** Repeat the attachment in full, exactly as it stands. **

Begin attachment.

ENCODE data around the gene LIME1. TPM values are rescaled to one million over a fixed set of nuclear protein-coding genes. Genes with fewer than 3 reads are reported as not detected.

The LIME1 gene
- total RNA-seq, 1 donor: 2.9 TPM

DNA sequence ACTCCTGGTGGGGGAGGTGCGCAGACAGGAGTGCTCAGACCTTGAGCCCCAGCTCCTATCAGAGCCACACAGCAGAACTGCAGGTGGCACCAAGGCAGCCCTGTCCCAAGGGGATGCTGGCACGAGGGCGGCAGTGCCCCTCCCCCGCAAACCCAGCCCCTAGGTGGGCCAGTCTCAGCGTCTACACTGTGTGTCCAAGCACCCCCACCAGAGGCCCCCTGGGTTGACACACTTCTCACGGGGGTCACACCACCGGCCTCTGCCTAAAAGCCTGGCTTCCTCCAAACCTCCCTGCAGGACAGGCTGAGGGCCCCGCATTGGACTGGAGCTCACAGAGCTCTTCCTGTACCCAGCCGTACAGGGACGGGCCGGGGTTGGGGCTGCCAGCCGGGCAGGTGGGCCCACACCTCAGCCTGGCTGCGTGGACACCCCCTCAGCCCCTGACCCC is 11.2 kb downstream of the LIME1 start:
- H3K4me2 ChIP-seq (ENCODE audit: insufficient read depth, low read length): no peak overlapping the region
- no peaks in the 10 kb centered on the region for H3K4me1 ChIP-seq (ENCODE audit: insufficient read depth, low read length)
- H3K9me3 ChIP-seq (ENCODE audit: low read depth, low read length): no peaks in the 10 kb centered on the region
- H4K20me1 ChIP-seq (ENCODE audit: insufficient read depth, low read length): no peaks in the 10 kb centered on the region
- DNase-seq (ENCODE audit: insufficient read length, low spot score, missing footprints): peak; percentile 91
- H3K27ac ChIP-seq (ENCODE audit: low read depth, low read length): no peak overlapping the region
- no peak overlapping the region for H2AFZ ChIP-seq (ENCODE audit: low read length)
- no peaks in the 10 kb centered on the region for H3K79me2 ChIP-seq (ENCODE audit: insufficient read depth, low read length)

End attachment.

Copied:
ENCODE data around the gene LIME1. TPM values are rescaled to one million over a fixed set of nuclear protein-coding genes. Genes with fewer than 3 reads are reported as not detected.

The LIME1 gene
- total RNA-seq, 1 donor: 2.9 TPM

DNA sequence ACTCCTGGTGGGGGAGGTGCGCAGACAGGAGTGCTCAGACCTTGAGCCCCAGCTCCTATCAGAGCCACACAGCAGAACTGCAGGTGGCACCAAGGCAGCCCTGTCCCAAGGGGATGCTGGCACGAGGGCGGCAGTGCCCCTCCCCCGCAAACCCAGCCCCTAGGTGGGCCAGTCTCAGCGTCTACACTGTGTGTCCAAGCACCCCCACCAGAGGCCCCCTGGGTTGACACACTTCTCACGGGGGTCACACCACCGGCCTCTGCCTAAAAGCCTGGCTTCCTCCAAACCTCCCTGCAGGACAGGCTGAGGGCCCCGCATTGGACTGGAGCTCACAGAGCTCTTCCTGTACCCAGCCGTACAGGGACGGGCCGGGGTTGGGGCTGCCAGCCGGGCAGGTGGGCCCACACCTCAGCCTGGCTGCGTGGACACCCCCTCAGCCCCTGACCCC is 11.2 kb downstream of the LIME1 start:
- H3K4me2 ChIP-seq (ENCODE audit: insufficient read depth, low read length): no peak overlapping the region
- no peaks in the 10 kb centered on the region for H3K4me1 ChIP-seq (ENCODE audit: insufficient read depth, low read length)
- H3K9me3 ChIP-seq (ENCODE audit: low read depth, low read length): no peaks in the 10 kb centered on the region
- H4K20me1 ChIP-seq (ENCODE audit: insufficient read depth, low read length): no peaks in the 10 kb centered on the region
- DNase-seq (ENCODE audit: insufficient read length, low spot score, missing footprints): peak; percentile 91
- H3K27ac ChIP-seq (ENCODE audit: low read depth, low read length): no peak overlapping the region
- no peak overlapping the region for H2AFZ ChIP-seq (ENCODE audit: low read length)
- no peaks in the 10 kb centered on the region for H3K79me2 ChIP-seq (ENCODE audit: insufficient read depth, low read length)